The fact that Mono is being to split into two patent threats rather than one, and that the project wants to take over the free desktop, are facts that it takes a certain degree of wilful ignorance to regard as being more harmful to point out than to accept.

More NPG

Francis Davey offers another detailed legal overview, more cautious about WMF’s prospects but with good advice for how they might tackle the case  –

http://www.francisdavey.co.uk/2009/07/national-portrait-gallery-photographs.html

Cory at Boing Boing gives a historical and philosophical view –

http://www.boingboing.net/2009/07/20/uk-national-portrait.html

If it costs more to promote British culture, British culture will lose out to the competition. There’s a reason why British literature and European folk tales were so popular in American popular culture of the nineteenth and twentieth centuries; neither was covered by copyright when they were appropriated.

NPG Round-Up

People are blogging legal analyses of the NPG situation and they broadly agree with my understanding that the law in England is a mess that can be clarified by Bridgeman vs. Corel. 😉

Technollama –

http://www.technollama.co.uk/national-portrait-gallery-copyright-row

Lawclanger –

http://lawclanger.blogspot.com/2009/07/its-not-often-that-copyright-cases-get.html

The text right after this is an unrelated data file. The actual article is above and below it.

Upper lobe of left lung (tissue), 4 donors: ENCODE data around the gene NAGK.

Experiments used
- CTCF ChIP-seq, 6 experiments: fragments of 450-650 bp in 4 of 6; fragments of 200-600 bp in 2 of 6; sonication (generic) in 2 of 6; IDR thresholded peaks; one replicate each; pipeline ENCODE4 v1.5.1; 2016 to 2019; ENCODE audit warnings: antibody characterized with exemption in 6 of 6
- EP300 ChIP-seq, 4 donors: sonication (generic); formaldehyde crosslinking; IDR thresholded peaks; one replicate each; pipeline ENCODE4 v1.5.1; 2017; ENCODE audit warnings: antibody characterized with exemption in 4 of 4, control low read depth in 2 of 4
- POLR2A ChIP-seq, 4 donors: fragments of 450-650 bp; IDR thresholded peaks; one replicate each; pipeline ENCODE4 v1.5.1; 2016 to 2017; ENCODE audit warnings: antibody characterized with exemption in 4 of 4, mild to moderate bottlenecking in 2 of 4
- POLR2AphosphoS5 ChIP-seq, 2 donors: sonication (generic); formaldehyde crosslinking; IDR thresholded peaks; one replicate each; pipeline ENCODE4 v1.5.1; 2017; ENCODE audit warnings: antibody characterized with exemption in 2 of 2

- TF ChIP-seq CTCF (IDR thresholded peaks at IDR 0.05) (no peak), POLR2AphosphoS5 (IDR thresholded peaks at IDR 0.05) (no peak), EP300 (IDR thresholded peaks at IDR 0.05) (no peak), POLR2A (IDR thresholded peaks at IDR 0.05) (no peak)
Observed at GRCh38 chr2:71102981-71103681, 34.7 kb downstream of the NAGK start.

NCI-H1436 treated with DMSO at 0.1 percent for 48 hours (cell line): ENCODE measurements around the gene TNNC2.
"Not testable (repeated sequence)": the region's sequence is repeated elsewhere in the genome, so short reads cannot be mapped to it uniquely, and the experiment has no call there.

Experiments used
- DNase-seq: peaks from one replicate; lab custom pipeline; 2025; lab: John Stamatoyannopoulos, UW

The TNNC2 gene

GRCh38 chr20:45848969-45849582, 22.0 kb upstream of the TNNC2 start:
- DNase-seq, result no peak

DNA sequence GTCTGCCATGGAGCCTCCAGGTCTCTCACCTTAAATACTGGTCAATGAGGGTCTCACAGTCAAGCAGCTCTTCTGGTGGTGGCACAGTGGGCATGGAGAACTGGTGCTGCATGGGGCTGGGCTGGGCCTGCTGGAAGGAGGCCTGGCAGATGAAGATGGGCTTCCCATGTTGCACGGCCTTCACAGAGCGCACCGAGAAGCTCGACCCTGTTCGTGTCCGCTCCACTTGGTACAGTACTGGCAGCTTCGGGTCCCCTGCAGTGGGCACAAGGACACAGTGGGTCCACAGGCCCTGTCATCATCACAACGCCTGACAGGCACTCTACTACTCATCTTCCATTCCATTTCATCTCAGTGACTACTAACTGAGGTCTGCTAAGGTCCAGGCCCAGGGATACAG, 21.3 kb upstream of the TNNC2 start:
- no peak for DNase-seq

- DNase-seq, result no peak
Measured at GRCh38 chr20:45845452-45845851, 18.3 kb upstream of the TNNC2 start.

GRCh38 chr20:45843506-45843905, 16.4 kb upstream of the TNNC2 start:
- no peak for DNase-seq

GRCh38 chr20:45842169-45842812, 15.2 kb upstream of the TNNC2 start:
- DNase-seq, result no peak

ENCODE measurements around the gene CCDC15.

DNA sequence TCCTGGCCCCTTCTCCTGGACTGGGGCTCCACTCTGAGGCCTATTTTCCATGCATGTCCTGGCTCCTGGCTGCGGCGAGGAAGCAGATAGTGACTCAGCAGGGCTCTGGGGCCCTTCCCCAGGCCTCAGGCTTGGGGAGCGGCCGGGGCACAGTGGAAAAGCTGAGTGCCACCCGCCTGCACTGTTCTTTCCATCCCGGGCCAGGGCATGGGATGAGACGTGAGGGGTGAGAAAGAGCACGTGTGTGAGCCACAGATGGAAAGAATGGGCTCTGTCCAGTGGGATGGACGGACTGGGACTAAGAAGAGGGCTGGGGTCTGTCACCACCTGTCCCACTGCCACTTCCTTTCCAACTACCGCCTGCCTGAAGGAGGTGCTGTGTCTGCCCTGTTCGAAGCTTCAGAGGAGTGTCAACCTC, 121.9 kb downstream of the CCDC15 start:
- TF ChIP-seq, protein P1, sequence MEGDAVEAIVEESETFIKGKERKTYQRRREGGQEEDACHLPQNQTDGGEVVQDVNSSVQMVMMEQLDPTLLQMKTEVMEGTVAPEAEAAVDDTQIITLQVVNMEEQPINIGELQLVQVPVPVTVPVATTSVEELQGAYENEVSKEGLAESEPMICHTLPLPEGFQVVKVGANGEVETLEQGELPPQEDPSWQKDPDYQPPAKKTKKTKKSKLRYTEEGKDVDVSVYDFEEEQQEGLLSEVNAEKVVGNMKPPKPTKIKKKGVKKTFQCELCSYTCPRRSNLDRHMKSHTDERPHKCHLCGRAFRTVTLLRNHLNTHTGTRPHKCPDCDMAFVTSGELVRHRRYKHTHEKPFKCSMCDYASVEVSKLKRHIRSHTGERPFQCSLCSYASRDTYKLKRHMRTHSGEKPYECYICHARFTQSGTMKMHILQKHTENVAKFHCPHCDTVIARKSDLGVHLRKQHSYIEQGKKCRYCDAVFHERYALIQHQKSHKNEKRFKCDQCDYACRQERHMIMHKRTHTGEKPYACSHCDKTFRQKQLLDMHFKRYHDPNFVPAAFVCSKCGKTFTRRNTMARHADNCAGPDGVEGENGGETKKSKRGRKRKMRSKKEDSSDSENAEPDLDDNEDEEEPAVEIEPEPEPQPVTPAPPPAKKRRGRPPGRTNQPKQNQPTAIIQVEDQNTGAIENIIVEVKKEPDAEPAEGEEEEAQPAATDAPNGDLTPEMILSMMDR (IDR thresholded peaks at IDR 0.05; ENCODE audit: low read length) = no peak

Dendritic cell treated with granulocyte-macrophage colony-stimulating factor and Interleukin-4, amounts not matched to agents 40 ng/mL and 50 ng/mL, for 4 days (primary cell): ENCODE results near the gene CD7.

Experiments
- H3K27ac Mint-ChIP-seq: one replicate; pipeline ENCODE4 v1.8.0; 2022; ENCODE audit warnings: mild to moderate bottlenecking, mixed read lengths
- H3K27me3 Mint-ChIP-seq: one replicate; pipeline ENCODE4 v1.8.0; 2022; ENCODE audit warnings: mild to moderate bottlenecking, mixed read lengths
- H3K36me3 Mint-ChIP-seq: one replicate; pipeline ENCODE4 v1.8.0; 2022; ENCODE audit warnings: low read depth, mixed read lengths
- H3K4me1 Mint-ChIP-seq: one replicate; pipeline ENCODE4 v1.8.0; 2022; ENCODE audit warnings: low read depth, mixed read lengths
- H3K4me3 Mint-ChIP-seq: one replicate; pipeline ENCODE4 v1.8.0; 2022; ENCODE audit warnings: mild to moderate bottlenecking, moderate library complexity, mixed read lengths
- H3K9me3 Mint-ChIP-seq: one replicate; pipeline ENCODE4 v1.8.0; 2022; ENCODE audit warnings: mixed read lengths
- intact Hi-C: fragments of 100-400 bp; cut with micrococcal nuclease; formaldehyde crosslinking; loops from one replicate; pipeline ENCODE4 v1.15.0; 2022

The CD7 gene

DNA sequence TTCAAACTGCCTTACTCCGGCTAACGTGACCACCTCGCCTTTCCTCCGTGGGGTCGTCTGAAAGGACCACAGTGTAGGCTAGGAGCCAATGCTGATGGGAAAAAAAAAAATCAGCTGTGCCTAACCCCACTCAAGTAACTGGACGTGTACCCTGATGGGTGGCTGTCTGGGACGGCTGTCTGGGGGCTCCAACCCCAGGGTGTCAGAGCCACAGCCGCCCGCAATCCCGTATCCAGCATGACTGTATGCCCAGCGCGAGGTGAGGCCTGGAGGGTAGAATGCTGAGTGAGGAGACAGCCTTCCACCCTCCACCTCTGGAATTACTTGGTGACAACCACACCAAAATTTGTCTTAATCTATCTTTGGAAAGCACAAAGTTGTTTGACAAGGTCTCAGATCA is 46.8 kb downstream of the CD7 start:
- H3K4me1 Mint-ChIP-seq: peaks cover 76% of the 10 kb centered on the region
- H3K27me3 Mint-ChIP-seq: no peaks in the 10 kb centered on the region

Art Law Blog –

http://theartlawblog.blogspot.com/2009/07/bridgeman-two.html

It’s important to note that the database right claim and the unauthorised access claim are apparently as flimsy as the copyright claim, and that Bridgeman vs. Corel is relevant.

And here’s an anecdotal but damning opinion on the NPG’s behaviour as a licensor from someone who claims to be in the publishing industry –

http://blog.wikimedia.org/2009/07/16/protecting-the-public-domain-and-sharing-our-cultural-heritage/#comment-1416

(Thanks to Glyn Moody and David Gerard for many of the links.)

Mono And Patents

Mono is a bad idea even without patents. If you want a restrictive statically-typed bytecoded language from a corporation that’s a sworn enemy of Free Software, at least Oracle’s Java is under the GPL.

The FSF explain why even Microsoft’s latest charm offensive doesn’t make Mono any less dangerous –